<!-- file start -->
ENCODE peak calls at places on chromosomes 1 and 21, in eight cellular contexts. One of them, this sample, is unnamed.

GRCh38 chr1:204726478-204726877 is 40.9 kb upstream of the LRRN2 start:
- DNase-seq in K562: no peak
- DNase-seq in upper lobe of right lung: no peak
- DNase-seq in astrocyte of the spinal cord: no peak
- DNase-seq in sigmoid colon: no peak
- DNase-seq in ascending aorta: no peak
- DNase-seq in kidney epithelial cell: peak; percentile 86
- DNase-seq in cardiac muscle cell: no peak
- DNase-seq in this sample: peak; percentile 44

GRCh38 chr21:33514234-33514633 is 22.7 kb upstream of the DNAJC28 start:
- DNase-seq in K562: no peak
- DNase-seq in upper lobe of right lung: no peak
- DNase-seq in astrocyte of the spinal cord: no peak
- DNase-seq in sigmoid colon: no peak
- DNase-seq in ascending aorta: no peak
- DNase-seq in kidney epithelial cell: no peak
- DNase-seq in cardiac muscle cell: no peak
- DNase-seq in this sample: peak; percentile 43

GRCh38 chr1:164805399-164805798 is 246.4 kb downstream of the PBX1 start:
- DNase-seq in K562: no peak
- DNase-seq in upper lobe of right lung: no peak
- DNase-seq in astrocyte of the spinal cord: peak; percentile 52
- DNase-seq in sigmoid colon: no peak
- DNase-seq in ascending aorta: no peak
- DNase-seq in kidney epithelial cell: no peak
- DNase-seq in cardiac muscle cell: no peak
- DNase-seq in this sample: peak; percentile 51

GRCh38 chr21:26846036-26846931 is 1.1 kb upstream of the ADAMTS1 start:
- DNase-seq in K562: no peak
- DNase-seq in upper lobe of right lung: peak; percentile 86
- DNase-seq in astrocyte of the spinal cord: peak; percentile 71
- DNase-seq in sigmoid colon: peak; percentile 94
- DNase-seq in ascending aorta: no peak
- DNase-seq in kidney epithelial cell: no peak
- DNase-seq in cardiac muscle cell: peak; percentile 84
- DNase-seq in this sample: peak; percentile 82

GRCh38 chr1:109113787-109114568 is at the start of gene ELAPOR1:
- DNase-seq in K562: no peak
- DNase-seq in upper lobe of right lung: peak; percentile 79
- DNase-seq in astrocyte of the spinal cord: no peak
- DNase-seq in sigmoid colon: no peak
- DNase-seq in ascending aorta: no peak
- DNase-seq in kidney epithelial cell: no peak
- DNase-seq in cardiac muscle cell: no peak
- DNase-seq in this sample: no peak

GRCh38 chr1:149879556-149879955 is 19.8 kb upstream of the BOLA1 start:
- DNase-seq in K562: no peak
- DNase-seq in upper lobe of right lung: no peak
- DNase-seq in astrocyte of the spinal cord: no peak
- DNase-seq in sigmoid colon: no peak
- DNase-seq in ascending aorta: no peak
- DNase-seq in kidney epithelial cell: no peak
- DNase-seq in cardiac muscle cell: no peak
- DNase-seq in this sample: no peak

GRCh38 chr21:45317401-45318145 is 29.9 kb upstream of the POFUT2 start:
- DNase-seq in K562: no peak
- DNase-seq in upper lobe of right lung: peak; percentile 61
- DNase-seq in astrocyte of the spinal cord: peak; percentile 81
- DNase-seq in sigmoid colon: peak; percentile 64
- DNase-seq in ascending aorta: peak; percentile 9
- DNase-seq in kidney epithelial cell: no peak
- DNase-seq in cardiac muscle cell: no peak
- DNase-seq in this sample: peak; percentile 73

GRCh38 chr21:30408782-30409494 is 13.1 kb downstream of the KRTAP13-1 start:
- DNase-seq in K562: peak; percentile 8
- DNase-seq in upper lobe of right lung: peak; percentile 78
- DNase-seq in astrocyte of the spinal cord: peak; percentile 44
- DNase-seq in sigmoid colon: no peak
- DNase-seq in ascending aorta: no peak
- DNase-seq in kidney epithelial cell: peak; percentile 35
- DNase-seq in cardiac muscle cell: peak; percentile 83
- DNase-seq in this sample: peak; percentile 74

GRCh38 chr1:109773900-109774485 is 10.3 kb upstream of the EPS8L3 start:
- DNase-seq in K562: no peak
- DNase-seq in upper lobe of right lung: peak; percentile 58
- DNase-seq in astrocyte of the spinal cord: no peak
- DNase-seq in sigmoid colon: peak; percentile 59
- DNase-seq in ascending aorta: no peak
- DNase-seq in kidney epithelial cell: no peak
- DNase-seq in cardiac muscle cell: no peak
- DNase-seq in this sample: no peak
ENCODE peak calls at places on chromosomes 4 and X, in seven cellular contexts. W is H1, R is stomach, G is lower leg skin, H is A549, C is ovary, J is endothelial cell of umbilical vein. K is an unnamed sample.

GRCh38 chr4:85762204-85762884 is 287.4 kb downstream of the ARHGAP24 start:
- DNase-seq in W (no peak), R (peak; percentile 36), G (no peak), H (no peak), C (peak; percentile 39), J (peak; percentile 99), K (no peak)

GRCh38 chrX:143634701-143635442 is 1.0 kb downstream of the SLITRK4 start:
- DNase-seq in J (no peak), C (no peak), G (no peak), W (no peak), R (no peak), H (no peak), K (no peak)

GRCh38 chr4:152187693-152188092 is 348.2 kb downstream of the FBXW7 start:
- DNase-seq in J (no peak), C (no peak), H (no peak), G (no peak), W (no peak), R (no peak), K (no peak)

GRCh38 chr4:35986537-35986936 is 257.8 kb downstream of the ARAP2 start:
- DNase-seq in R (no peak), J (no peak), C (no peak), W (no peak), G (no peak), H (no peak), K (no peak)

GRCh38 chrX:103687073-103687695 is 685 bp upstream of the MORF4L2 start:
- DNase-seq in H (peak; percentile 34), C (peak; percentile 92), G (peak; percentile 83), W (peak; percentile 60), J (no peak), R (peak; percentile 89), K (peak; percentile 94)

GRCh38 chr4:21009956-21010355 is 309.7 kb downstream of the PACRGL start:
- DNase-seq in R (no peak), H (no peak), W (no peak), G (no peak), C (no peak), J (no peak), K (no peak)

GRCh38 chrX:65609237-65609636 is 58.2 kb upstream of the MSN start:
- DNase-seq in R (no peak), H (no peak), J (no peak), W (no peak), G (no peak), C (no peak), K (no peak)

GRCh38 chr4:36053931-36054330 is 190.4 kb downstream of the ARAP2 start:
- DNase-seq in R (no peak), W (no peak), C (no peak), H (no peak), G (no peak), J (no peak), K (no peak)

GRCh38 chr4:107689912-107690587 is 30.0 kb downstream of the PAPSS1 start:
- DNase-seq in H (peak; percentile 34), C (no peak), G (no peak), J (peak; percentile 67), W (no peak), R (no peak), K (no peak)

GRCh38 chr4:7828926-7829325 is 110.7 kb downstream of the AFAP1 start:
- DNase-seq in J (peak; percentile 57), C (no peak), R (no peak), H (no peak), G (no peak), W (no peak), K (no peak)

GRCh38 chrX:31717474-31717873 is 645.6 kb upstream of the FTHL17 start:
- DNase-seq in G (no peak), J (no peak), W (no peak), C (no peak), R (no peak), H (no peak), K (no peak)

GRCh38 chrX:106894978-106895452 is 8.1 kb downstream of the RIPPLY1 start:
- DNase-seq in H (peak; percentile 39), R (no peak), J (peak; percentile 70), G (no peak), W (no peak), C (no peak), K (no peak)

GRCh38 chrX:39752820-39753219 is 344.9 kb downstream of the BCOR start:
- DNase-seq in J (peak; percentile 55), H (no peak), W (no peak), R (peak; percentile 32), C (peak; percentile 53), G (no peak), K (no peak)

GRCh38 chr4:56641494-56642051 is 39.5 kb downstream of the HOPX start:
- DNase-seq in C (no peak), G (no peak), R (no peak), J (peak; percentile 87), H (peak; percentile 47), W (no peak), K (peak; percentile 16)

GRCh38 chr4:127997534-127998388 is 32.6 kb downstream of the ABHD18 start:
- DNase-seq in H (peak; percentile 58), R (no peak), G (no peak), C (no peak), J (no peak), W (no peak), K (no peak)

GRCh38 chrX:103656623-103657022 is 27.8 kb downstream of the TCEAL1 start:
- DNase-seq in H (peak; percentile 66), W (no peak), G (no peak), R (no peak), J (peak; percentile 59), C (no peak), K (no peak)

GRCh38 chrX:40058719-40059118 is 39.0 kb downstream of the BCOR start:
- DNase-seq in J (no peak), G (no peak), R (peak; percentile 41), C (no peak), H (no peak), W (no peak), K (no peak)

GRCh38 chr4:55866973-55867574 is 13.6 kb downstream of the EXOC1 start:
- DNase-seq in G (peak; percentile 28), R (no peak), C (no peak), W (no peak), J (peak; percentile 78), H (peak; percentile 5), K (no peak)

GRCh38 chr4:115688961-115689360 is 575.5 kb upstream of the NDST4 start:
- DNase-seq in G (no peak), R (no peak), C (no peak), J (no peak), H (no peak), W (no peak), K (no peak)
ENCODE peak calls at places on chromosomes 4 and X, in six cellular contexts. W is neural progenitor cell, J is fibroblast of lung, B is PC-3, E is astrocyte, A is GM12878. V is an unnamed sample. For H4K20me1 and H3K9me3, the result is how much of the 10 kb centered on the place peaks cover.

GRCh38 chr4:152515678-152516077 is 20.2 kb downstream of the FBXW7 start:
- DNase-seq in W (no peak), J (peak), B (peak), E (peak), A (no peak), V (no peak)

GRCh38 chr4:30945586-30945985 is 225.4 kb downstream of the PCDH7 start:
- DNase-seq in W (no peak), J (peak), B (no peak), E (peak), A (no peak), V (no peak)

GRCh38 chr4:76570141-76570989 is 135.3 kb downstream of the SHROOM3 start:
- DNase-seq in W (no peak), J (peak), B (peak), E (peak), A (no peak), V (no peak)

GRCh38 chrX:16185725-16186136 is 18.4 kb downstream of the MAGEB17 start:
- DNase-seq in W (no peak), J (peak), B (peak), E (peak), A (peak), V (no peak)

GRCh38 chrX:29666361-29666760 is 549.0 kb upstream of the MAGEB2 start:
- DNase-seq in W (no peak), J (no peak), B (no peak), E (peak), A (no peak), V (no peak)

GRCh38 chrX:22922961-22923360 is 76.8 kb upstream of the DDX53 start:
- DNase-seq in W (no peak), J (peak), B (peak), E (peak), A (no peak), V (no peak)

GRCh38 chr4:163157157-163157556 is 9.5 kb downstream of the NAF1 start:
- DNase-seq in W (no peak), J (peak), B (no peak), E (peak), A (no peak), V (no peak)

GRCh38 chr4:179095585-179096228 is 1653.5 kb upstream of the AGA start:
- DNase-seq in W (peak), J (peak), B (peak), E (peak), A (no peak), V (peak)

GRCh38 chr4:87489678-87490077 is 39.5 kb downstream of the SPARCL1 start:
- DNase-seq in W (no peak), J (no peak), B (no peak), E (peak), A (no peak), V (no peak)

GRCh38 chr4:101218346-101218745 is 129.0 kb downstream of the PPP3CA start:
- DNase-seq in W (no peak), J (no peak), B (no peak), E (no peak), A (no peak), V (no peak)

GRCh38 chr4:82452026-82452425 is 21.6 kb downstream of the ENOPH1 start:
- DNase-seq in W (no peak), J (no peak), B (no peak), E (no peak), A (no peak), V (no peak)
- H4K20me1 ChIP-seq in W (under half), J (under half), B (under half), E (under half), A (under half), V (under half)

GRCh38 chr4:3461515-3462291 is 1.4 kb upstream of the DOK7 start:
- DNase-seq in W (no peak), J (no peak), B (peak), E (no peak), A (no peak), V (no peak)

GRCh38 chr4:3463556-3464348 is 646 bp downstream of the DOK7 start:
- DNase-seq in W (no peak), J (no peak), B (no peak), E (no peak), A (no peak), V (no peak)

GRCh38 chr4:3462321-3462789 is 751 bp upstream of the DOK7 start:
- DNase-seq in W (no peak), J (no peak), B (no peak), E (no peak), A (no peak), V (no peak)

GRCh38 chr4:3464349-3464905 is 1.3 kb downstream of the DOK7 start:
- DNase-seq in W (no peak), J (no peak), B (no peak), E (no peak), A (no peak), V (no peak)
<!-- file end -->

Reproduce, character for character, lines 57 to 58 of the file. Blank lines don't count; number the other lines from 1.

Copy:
- DNase-seq in K562: no peak
- DNase-seq in upper lobe of right lung: peak; percentile 61